Speech by HRH The Prince of Wales (later King Edward VII) while in Halifax in 1860.

"I am deeply touched by the warmth and cordiality with which I have been welcomed to this colony, and I thank you most heartily for your address.

It will be my duty, and it certainly will be no less a pleasure to me, to inform Her Majesty (his mother, Queen Victoria) of the proofs which you have given me of your feelings of loyalty and devotion to her Throne, and of your gratitude for those blessings, which it is her happiness to reflect, have, during her reign, been bestowed upoin you, and so, many others of her subjects in all parts of the world.

Most heartily do I symathise in the pride with which you regard the laurels won by the sons of Nova Scotia, and the affection with which you honour the memory of those who have fallen in the service of my country and yours.

The monument you refer to, will kindle the flame of patriotism in the breasts of those volunteers whom I have passed to-day, and, who is this, and the colony which I have lately quitted, are emulating the zeal and gallant spirit which have been exhibited throughout the mother country.

One hundred years have now elapsed since the international struggles which retarded the prosperity of this country were brought to a close.

May peace and harmony amongst yourselves complete the good work which then commenced, and increase the happiness and contentment of a loyal and united people."

 

 

Speech by HRH The Prince of Wales (later King Edward VII) while in Colchester County, NS in 1860.

" Accept my thanks for this address and for your welcome to the County of Colchester and town of Truro. I gladly pause for a moment, on my journey, to receive this additional proof of the loyalty of this Province, and of the hearty reception which they have prepared for the son of their Queen. I shall never forget the many interesting scenes which have passed in quick succession before me since I landed in these Colonies."

 

Speech by HRH The Duke of Cornwall & York (later King George V) in Halifax, 1901.

"Our pleasure in coming amongst you is tinged with regret that we are on the eve of departure from the great country where during the five weeks of our stay we have received so hearty and generous a hospitality, and found so many kind friends. Bearing in mind the many happy days which I have  spent in your city and province I am particularly pleased to find myself here again, and that on this occasion the Duchess (his wife, Princess May of Teck, later known as Queen Mary) is with me.

It is perhaps fitting that we should take leave of Canada in the province that was the first  over which the British flag waved, a province so full of moving, checkered, historical memories, and that embarking from your capital, which stands unrivalled among the naval ports of the world, we should pass through waters that are celebrated in the annals of our glorious navy. I am glad to gather from the address of the university of Dalhousie that in the midst of that material prosperity you happily enjoy, you have not neglected the interests of higher education. You recognize that nothing is so essential to the advancement of the people as adequate provision for a training which will keep the coming generation abreast of the march of intellectual progress and scientific knowledge.

We share in your regrets as to the shortness of our stay which will prevent us from judging for ourselves of the great mineral wealth and other resources for which your province is famed. We trust that the development of these resources already attained is but an earnest  of a still greater future. In bidding you farewell we wish to make known how greatly we have  been impressed by the affectionate sympathy with which we have been received by the people of the Dominion, and we pray that the divine blessing may rest upon them and theirs, and upon those in whose hands is placed the guidance of its destinies."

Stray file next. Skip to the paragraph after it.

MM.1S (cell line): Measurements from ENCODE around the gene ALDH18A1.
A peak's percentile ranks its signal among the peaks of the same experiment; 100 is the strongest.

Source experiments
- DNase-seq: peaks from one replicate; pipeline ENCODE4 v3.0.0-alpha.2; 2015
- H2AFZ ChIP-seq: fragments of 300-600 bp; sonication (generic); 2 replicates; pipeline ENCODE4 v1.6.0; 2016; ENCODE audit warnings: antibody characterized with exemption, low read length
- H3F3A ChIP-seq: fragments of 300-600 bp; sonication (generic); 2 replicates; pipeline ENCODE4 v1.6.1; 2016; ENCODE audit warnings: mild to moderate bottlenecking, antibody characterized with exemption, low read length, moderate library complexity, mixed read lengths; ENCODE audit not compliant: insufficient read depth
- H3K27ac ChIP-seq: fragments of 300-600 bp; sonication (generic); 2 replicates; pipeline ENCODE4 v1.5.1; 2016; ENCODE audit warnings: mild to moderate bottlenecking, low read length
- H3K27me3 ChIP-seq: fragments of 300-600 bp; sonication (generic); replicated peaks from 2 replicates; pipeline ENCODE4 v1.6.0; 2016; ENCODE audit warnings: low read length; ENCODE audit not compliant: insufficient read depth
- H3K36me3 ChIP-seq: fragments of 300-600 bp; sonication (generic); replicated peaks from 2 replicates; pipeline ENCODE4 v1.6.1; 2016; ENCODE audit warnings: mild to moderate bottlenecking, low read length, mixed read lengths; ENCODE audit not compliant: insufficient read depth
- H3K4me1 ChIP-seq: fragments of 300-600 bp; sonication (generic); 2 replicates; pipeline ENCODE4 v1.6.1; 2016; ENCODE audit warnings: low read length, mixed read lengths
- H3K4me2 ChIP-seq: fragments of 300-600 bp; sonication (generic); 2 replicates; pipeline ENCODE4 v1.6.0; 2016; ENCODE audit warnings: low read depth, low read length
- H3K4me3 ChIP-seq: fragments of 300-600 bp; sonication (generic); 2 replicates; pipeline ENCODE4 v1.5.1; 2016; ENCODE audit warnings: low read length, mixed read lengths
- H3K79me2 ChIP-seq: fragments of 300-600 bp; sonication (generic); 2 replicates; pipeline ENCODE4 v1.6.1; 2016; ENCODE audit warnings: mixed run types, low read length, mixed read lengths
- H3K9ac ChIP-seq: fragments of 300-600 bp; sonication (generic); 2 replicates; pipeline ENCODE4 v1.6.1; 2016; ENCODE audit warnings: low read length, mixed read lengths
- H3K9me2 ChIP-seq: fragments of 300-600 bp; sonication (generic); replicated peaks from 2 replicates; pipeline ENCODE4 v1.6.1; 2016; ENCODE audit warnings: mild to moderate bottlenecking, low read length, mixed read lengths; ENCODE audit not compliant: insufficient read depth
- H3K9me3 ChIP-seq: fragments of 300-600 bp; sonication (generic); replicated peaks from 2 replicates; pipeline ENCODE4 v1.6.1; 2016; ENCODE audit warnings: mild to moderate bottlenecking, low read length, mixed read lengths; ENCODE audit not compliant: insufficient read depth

Speech by HRH The Duke of Cornwall & York (later King George V) in Halifax, 1901.

"The duty which has been entrusted to me by the ladies of Halifax is a very pleasant one. On their behalf I am asked to present these new colours to the 66th Princess Louise Fusiliers. The regiment bears the name of my dear aunt, to whom His Honour (refering to the Lieutenant Governor) has just referred in such kind terms, and who, I assure you, still cherishes the happiest recollections of the years she spent in Canada. There is also the additional interest in the fact that the first colours that your regiment carriers, and which today are replaced by these new ones, were presented by my great-grandfather, the Duke of Kent, more than one hundred years ago. The old colours have never been unfurled in the face of the enemy, nor is it likely that any colours will again be taken into action; but I feel sure that the sentiment which surrounds them is a most precious element in that esprit de corps to maintain which is the pride of every regiment. Viewed in this light, I look upon this trust as no less sacred today than it was in the days of old, and I am sure these colours will be ever safe in your keeping." 

 

Quote from The Marquis of Lorne, Governor General of Canada (husband of Princess Louise) in response to one of many addresses they were greeted with during their arrival to Nova Scotia in 1878.

Referring to Queen Victoria "Her rule insures equal rights and privileges to all, and I note with pleasure your conviction that in upholding the integrity of our Empire you recognize the advantages of all, and that you are as determined as many of the people of our great Colonies to maintain that union which is the result of those natural ties, sustained by the free development of a Colony and fostered by its prosperity."

 

Quote from HM Queen Elizabeth II at the Sheraton Halifax Hotel in 1994.

"Nova Scotia has always represented a cornerstone of Confederation...Every time I come to Canada - and this is my third visit this decade - I am struck by the way in which this relatively young country combines respect for its traditions and for its past with an energetic optimism regarding the future."

"The program that you and the people of Nova Scotia laid out for us gave us the chance to pay homage to this history of Canada and to stress the investment in the future that prosperity depends upon." 

 

 Quote from HM Queen Elizabeth the Queen Mother at the Highland Games in Antigonish in 1967.

"I bring you greetings from Old Scotland, and I would like you all to know - how delighted I am to be in this Highland stronghold of New Scotland; and I am so happy to see the way you are maintaining the music, dancing and athletic games - as well as the great traditions of the Scottish people."